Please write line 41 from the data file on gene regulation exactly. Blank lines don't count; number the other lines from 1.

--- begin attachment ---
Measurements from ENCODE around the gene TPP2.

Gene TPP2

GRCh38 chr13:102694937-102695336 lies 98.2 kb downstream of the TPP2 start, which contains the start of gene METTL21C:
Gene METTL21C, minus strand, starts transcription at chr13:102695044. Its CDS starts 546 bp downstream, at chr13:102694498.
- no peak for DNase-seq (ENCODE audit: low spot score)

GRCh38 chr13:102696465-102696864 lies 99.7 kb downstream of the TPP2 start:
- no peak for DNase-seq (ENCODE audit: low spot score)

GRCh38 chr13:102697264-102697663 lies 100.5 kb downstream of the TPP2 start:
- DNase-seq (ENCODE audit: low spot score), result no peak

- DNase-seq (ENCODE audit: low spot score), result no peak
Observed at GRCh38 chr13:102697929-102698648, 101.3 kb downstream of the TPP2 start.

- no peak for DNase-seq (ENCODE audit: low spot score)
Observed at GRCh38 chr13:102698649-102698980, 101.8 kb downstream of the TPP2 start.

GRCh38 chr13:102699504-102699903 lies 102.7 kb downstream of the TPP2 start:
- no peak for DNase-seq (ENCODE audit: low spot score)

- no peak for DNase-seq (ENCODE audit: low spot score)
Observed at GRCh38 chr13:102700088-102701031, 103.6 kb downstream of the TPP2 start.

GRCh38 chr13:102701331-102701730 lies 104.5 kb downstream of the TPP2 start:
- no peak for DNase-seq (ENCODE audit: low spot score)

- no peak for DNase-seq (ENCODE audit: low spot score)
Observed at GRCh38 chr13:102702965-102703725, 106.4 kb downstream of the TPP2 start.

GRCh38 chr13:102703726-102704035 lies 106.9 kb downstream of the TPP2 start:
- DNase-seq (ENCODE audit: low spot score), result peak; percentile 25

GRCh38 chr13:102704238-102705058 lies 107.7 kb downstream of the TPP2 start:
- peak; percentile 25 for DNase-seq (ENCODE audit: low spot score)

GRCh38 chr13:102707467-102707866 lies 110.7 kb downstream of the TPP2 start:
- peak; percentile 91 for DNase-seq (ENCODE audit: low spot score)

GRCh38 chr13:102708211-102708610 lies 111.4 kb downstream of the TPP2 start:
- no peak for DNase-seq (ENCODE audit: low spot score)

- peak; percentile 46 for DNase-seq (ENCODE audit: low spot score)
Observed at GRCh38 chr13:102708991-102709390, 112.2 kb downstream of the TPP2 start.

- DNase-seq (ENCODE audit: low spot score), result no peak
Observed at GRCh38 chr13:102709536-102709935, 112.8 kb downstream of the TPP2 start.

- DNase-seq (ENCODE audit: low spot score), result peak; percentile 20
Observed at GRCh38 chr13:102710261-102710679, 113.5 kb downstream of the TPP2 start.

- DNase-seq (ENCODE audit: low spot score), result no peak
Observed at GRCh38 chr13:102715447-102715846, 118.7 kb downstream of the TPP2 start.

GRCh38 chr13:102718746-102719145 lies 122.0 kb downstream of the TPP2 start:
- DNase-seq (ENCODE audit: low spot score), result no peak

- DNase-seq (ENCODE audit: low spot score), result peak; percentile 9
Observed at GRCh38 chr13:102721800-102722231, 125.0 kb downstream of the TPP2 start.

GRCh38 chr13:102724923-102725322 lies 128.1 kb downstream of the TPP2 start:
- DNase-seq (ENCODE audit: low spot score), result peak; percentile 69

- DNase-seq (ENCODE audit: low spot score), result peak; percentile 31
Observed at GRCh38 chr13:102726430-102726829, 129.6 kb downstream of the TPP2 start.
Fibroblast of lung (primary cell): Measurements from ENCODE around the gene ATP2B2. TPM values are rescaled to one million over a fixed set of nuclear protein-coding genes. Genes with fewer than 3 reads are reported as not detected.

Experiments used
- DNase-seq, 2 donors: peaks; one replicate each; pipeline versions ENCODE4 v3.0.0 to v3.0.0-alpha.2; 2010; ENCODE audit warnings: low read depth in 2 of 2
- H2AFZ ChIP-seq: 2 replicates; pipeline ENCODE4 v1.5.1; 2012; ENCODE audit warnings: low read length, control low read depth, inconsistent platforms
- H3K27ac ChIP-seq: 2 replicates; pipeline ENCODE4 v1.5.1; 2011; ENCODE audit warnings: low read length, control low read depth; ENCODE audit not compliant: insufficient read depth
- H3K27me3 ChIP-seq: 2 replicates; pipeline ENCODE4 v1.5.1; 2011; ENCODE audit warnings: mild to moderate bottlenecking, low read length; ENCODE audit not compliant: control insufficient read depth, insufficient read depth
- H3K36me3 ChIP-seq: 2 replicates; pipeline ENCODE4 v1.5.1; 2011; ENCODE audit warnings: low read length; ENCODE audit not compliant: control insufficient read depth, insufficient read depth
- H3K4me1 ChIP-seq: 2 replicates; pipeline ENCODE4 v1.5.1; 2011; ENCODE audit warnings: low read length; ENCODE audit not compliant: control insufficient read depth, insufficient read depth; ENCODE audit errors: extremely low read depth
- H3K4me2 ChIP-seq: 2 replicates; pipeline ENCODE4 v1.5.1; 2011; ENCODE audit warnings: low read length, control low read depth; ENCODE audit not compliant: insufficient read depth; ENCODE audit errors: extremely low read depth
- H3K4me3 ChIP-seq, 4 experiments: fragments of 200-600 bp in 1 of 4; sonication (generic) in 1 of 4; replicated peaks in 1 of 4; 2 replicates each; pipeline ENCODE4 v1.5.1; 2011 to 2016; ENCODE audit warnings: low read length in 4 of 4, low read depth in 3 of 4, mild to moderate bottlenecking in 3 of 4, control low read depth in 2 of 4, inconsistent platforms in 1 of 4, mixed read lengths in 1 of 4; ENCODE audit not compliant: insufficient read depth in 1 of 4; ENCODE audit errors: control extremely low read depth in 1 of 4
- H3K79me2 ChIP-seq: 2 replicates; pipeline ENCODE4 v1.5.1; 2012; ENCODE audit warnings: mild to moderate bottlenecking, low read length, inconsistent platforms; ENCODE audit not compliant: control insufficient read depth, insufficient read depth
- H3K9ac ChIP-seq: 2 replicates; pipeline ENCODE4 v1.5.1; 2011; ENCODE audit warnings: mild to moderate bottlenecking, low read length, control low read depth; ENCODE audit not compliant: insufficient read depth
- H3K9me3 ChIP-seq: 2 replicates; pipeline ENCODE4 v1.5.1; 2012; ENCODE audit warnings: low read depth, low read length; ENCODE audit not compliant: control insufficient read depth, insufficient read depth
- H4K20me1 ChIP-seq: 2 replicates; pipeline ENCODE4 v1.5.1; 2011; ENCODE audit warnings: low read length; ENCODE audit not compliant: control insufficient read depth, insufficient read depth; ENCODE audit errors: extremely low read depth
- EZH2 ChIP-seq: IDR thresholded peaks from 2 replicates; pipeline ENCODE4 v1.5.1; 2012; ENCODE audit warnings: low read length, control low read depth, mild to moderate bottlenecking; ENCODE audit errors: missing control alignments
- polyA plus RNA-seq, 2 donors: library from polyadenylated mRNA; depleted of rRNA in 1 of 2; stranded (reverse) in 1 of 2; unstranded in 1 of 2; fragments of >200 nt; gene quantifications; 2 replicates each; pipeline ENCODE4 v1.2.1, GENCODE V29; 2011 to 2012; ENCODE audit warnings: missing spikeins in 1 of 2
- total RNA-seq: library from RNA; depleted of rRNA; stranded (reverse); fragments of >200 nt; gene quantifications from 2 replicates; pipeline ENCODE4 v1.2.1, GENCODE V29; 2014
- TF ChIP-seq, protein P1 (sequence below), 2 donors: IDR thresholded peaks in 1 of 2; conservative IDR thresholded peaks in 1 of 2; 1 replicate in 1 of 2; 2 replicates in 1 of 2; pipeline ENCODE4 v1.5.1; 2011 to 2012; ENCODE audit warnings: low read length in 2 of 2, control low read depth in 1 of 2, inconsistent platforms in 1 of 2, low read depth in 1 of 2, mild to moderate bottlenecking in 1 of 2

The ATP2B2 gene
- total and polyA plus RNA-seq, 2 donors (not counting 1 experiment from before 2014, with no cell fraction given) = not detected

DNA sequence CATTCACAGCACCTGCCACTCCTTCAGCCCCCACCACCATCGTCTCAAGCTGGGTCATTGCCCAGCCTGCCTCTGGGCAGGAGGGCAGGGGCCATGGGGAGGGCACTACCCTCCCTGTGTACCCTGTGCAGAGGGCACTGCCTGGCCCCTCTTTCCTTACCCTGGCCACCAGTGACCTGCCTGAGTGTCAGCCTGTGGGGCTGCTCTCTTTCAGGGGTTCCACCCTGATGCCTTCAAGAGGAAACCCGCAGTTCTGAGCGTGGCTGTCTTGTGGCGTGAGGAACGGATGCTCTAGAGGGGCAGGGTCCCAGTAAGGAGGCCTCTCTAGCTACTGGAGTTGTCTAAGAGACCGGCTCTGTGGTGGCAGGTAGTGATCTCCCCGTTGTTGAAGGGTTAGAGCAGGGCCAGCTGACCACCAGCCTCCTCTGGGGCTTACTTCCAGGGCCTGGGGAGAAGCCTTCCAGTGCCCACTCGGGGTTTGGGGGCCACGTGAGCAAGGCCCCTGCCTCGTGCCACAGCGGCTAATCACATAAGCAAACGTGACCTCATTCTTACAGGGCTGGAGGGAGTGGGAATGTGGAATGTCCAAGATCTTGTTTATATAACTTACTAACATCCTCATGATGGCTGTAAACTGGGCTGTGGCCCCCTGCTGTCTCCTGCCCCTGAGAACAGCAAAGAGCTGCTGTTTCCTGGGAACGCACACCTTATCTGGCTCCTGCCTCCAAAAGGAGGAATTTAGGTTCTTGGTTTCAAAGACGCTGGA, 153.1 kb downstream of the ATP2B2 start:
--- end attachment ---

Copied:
Observed at GRCh38 chr13:102721800-102722231, 125.0 kb downstream of the TPP2 start.